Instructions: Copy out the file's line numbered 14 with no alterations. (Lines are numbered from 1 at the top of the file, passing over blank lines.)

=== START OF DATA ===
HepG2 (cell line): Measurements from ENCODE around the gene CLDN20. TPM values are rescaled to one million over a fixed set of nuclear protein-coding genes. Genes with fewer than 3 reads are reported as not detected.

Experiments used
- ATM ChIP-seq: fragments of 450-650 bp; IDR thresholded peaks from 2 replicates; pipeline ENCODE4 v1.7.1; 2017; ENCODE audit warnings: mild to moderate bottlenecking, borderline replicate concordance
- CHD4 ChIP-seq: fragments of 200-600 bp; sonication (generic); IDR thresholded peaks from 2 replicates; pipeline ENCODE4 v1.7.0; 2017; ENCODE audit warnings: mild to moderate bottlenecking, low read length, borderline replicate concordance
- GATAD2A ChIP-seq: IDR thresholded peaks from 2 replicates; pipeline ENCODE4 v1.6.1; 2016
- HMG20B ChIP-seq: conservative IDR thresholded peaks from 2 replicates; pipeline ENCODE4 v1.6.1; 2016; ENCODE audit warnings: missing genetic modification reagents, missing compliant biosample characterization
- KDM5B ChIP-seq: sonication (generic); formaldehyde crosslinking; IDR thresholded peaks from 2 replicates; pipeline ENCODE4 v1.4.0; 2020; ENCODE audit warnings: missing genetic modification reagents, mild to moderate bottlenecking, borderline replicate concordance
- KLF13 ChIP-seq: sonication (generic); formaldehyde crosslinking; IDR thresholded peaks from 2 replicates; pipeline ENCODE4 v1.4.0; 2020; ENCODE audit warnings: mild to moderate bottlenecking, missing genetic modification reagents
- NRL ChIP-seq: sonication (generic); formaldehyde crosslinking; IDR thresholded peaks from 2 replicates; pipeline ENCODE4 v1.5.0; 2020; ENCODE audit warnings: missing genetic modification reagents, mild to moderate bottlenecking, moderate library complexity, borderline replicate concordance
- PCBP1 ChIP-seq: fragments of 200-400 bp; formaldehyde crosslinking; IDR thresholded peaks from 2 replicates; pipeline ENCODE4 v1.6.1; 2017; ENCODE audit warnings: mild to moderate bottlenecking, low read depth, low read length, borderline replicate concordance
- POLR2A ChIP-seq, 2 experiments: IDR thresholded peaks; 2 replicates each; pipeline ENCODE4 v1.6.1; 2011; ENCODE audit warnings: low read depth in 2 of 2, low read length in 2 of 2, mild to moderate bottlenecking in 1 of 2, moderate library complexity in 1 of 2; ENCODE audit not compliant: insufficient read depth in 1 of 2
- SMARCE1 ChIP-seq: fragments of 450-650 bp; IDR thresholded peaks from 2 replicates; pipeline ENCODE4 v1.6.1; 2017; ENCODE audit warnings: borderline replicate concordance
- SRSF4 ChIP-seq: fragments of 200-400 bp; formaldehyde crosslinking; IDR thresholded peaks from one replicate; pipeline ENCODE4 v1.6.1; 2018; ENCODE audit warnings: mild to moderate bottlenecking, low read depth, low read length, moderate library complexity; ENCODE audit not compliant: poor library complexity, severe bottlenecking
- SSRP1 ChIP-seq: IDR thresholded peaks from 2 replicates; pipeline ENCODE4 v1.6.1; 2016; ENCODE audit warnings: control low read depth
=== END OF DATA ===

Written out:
- SSRP1 ChIP-seq: IDR thresholded peaks from 2 replicates; pipeline ENCODE4 v1.6.1; 2016; ENCODE audit warnings: control low read depth